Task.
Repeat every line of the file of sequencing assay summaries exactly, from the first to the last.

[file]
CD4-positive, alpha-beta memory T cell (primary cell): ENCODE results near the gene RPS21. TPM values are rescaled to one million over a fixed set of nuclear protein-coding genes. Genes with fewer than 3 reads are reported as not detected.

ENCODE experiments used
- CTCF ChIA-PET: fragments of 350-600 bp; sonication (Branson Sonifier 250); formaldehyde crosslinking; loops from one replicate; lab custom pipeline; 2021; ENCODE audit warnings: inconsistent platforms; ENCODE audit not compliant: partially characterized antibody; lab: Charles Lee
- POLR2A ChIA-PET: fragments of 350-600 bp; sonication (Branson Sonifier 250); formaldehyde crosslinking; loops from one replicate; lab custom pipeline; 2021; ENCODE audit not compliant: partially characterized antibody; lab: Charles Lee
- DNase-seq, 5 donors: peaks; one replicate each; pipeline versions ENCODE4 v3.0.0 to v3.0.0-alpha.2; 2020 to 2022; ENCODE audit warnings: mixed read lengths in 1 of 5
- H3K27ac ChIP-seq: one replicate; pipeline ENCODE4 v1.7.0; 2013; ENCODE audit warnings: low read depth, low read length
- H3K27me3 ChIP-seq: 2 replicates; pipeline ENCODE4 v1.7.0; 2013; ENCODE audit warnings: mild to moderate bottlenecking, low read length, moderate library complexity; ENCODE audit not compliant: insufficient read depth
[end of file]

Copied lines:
CD4-positive, alpha-beta memory T cell (primary cell): ENCODE results near the gene RPS21. TPM values are rescaled to one million over a fixed set of nuclear protein-coding genes. Genes with fewer than 3 reads are reported as not detected.

ENCODE experiments used
- CTCF ChIA-PET: fragments of 350-600 bp; sonication (Branson Sonifier 250); formaldehyde crosslinking; loops from one replicate; lab custom pipeline; 2021; ENCODE audit warnings: inconsistent platforms; ENCODE audit not compliant: partially characterized antibody; lab: Charles Lee
- POLR2A ChIA-PET: fragments of 350-600 bp; sonication (Branson Sonifier 250); formaldehyde crosslinking; loops from one replicate; lab custom pipeline; 2021; ENCODE audit not compliant: partially characterized antibody; lab: Charles Lee
- DNase-seq, 5 donors: peaks; one replicate each; pipeline versions ENCODE4 v3.0.0 to v3.0.0-alpha.2; 2020 to 2022; ENCODE audit warnings: mixed read lengths in 1 of 5
- H3K27ac ChIP-seq: one replicate; pipeline ENCODE4 v1.7.0; 2013; ENCODE audit warnings: low read depth, low read length
- H3K27me3 ChIP-seq: 2 replicates; pipeline ENCODE4 v1.7.0; 2013; ENCODE audit warnings: mild to moderate bottlenecking, low read length, moderate library complexity; ENCODE audit not compliant: insufficient read depth